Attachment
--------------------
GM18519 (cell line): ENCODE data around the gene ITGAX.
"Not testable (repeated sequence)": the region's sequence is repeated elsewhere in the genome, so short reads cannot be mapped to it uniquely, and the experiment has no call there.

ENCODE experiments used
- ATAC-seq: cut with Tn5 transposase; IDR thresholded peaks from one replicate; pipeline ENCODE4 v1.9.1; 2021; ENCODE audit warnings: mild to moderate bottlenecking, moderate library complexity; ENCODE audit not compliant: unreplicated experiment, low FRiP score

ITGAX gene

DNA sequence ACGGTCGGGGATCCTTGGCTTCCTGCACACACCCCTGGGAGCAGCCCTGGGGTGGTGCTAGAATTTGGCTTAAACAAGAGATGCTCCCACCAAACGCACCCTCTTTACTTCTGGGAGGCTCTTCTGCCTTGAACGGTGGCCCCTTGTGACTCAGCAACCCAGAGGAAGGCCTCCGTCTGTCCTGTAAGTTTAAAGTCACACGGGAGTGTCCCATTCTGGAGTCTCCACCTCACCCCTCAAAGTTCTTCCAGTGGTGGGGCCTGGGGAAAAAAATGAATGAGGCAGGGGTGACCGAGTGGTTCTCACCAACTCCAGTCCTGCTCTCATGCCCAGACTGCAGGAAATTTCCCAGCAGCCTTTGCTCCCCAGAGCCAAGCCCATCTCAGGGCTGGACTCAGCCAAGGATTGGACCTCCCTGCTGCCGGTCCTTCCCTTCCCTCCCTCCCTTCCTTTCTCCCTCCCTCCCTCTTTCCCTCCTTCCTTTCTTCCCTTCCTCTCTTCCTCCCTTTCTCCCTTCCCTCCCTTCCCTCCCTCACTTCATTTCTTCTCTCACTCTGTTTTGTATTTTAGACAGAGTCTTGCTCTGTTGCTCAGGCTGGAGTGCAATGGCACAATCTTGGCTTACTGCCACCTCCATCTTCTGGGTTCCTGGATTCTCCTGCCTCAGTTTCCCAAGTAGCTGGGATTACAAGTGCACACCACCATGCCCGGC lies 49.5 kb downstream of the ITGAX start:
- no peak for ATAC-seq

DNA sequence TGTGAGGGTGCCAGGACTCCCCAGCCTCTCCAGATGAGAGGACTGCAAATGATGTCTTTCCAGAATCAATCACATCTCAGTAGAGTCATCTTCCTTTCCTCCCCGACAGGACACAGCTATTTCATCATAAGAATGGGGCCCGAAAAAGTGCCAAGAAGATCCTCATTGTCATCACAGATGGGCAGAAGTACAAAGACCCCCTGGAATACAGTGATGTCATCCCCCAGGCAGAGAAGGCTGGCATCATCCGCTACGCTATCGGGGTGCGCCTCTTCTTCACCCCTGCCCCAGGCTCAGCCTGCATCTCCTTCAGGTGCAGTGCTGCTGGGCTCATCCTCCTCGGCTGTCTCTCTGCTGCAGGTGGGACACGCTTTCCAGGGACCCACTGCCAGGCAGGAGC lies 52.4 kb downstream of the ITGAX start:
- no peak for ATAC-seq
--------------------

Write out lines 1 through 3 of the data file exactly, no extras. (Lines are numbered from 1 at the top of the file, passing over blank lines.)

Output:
GM18519 (cell line): ENCODE data around the gene ITGAX.
"Not testable (repeated sequence)": the region's sequence is repeated elsewhere in the genome, so short reads cannot be mapped to it uniquely, and the experiment has no call there.

ENCODE experiments used